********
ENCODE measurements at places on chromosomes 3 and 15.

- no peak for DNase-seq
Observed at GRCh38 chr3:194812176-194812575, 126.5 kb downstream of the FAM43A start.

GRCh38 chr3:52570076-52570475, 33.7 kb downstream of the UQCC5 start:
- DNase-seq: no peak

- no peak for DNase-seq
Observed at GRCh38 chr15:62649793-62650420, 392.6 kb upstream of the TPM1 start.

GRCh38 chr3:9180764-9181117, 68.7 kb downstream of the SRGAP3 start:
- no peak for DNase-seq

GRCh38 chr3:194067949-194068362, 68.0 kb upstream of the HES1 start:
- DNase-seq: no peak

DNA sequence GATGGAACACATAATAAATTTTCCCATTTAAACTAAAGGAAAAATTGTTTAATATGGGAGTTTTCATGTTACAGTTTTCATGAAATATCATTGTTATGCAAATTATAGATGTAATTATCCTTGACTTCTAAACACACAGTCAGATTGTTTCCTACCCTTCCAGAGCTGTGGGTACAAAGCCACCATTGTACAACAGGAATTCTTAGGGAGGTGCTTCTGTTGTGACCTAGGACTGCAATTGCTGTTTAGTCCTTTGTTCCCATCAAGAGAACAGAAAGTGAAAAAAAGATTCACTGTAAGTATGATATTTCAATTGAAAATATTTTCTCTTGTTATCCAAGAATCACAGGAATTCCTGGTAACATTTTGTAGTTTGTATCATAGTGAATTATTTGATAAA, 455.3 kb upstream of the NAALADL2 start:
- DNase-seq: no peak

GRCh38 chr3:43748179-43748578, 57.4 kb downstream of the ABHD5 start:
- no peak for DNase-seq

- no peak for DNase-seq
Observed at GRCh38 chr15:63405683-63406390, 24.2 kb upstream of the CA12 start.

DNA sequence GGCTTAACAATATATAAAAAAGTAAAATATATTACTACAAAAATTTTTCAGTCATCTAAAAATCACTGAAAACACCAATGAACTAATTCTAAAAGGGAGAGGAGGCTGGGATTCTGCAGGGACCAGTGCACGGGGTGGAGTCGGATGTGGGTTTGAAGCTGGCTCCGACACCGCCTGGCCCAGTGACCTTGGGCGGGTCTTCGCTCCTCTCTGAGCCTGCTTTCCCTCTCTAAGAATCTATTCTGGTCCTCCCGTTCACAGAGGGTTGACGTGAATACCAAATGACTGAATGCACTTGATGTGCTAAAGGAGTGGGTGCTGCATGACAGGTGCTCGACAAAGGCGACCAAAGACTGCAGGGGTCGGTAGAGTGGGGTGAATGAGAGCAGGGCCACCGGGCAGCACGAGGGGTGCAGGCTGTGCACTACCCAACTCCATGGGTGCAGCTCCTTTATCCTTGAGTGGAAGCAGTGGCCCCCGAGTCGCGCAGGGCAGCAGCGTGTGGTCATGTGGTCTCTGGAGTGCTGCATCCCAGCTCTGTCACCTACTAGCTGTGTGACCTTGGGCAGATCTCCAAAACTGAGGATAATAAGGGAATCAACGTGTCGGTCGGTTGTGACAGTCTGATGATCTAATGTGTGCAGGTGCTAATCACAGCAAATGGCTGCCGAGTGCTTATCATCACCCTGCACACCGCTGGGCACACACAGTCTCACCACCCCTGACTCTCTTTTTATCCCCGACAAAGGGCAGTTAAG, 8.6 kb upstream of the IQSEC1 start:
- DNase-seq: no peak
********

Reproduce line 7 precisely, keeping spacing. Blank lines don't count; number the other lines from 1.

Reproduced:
Observed at GRCh38 chr15:62649793-62650420, 392.6 kb upstream of the TPM1 start.